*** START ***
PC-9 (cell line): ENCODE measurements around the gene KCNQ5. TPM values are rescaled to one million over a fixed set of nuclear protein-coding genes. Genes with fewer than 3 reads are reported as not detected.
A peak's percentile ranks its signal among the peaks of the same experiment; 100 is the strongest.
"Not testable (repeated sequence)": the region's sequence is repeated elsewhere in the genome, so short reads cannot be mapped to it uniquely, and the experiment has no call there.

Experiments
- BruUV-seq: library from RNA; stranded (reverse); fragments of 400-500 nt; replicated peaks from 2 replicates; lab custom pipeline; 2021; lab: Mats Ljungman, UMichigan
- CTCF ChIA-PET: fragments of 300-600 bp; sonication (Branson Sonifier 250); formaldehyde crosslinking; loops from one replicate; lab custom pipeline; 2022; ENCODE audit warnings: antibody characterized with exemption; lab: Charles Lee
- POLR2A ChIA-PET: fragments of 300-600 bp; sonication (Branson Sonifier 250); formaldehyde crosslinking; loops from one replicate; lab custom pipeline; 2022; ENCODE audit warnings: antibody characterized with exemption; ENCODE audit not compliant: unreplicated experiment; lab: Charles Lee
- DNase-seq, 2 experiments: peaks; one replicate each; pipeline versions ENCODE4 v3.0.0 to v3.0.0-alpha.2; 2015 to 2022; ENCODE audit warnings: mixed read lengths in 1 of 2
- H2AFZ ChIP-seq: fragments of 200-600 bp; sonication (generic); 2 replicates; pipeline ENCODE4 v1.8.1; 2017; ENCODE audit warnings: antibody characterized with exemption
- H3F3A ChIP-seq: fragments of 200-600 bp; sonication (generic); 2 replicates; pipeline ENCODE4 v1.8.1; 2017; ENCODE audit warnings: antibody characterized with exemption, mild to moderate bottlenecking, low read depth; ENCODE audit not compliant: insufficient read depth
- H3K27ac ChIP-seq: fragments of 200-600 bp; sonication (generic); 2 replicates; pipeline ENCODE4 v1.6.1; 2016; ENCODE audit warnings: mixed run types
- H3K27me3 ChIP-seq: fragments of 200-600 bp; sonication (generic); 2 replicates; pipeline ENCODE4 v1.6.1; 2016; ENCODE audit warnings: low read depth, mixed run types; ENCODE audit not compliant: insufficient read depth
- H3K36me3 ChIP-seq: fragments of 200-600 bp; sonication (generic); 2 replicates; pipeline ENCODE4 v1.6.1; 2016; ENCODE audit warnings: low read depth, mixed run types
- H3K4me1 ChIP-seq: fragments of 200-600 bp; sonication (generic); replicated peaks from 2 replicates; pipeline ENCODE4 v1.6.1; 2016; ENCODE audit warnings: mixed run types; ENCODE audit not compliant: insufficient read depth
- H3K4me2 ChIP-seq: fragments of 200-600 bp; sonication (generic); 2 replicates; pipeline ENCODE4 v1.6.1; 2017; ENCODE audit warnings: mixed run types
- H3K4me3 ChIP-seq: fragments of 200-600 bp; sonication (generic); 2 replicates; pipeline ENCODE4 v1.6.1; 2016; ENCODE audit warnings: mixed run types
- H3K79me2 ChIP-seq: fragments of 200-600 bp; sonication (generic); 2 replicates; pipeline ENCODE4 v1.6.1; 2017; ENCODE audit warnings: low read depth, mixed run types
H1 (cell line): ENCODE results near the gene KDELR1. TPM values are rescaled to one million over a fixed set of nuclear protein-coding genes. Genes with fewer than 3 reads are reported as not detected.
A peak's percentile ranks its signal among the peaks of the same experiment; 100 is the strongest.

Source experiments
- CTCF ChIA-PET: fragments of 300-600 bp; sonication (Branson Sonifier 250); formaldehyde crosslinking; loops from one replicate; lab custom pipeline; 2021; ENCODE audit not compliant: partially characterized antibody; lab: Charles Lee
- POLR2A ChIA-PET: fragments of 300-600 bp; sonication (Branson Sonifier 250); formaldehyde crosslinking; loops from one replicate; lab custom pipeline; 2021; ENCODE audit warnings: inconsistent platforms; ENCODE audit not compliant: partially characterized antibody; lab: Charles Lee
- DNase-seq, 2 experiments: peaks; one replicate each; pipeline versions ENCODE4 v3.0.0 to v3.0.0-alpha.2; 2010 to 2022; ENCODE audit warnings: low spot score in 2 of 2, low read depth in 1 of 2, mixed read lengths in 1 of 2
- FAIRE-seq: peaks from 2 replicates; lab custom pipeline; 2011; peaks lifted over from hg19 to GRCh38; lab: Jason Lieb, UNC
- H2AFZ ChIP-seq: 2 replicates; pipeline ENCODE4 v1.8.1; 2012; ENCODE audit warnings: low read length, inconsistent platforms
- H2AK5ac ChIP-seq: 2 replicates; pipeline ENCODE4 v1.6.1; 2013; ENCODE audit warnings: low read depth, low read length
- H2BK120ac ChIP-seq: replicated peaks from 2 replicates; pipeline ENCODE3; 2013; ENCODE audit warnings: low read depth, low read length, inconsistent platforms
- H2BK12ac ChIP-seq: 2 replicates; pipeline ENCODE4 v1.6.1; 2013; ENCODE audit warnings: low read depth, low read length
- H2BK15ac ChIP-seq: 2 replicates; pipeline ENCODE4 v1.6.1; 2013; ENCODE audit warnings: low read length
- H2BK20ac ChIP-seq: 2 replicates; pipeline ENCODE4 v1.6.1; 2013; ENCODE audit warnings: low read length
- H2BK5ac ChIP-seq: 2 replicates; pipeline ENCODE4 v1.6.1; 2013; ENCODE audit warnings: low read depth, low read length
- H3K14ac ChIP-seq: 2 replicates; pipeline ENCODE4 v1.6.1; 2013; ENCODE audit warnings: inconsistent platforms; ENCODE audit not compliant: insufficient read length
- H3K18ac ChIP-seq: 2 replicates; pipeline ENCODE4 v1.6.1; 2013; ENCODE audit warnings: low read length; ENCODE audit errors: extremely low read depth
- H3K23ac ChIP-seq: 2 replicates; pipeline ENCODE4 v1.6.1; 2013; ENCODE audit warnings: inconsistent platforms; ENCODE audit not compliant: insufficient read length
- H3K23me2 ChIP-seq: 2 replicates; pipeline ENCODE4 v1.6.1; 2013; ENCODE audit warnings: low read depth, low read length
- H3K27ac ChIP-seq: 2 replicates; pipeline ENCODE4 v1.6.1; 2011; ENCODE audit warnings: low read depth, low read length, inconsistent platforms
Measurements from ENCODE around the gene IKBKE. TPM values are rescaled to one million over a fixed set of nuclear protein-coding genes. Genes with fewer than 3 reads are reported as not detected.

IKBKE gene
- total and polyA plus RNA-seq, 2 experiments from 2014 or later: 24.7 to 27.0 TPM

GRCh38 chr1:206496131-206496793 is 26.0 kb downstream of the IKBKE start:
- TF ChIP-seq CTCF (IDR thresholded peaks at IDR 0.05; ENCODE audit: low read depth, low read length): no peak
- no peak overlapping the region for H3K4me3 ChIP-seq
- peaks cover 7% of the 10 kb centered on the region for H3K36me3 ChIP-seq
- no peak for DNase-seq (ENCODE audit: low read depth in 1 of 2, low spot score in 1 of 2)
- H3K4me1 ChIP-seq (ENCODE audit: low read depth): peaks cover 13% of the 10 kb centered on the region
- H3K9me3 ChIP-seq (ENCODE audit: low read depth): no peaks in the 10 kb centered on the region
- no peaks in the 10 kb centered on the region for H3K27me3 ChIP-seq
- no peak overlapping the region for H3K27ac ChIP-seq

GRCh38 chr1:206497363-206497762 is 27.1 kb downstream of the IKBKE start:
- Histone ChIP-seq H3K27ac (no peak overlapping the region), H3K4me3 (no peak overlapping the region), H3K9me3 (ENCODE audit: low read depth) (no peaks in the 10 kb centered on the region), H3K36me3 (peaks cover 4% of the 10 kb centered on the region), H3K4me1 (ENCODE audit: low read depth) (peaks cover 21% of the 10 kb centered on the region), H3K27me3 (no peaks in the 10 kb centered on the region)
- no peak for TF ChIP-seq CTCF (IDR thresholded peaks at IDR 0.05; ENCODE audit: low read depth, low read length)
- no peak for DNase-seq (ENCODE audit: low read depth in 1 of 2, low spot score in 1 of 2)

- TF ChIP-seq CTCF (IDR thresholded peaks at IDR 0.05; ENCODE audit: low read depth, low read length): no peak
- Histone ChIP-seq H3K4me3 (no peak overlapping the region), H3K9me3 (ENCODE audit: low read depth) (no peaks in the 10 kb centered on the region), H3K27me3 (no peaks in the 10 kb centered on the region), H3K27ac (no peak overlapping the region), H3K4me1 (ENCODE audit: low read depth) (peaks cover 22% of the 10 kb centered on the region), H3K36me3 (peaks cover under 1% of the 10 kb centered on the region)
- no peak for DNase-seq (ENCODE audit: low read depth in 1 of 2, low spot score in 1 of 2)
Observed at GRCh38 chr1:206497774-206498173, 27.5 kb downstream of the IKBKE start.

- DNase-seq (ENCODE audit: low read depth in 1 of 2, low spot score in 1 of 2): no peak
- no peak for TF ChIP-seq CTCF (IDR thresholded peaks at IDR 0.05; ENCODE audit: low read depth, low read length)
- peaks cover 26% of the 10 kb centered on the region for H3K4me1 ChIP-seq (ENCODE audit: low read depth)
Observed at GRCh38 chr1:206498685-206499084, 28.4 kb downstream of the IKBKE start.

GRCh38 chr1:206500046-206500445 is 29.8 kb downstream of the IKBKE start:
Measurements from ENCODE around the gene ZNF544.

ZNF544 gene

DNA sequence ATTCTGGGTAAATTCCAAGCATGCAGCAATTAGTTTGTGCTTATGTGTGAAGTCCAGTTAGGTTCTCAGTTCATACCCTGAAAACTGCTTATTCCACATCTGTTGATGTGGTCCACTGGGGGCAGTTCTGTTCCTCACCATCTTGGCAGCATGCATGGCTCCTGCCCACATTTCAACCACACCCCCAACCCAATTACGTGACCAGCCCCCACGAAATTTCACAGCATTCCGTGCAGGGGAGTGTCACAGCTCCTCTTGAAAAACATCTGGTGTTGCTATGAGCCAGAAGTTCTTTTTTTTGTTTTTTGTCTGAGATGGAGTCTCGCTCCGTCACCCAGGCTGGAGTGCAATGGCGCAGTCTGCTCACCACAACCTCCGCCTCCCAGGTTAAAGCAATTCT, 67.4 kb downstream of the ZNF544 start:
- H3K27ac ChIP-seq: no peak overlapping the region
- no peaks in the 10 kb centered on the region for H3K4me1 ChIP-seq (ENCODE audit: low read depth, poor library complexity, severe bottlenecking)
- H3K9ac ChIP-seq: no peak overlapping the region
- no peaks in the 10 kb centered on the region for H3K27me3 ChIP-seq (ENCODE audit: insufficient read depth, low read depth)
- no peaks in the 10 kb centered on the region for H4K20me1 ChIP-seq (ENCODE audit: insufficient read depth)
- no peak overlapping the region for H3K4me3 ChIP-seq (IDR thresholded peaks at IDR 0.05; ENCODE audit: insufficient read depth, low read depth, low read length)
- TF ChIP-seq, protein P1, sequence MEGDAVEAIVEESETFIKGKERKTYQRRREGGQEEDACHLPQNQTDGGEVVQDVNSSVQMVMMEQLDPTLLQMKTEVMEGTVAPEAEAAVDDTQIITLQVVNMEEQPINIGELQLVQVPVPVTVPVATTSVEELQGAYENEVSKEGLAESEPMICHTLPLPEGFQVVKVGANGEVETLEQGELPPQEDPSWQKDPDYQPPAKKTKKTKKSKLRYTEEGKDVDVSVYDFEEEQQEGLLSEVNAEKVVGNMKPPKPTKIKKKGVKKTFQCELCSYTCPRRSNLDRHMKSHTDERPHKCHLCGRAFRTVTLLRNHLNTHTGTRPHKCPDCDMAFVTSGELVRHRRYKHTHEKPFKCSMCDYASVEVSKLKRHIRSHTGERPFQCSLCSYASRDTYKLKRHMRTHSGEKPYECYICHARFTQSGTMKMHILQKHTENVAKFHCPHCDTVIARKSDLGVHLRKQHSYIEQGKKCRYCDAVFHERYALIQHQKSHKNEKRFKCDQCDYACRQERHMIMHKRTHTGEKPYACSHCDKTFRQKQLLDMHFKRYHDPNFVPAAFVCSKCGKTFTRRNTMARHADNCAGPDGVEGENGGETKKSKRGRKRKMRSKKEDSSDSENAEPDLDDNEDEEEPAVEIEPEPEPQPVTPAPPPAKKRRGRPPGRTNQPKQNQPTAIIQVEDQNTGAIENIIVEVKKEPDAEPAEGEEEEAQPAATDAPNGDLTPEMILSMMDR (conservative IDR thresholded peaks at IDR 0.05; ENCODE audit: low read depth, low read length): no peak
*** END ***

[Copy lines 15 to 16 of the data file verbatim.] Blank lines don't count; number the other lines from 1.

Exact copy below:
- H3K4me2 ChIP-seq: fragments of 200-600 bp; sonication (generic); 2 replicates; pipeline ENCODE4 v1.6.1; 2017; ENCODE audit warnings: mixed run types
- H3K4me3 ChIP-seq: fragments of 200-600 bp; sonication (generic); 2 replicates; pipeline ENCODE4 v1.6.1; 2016; ENCODE audit warnings: mixed run types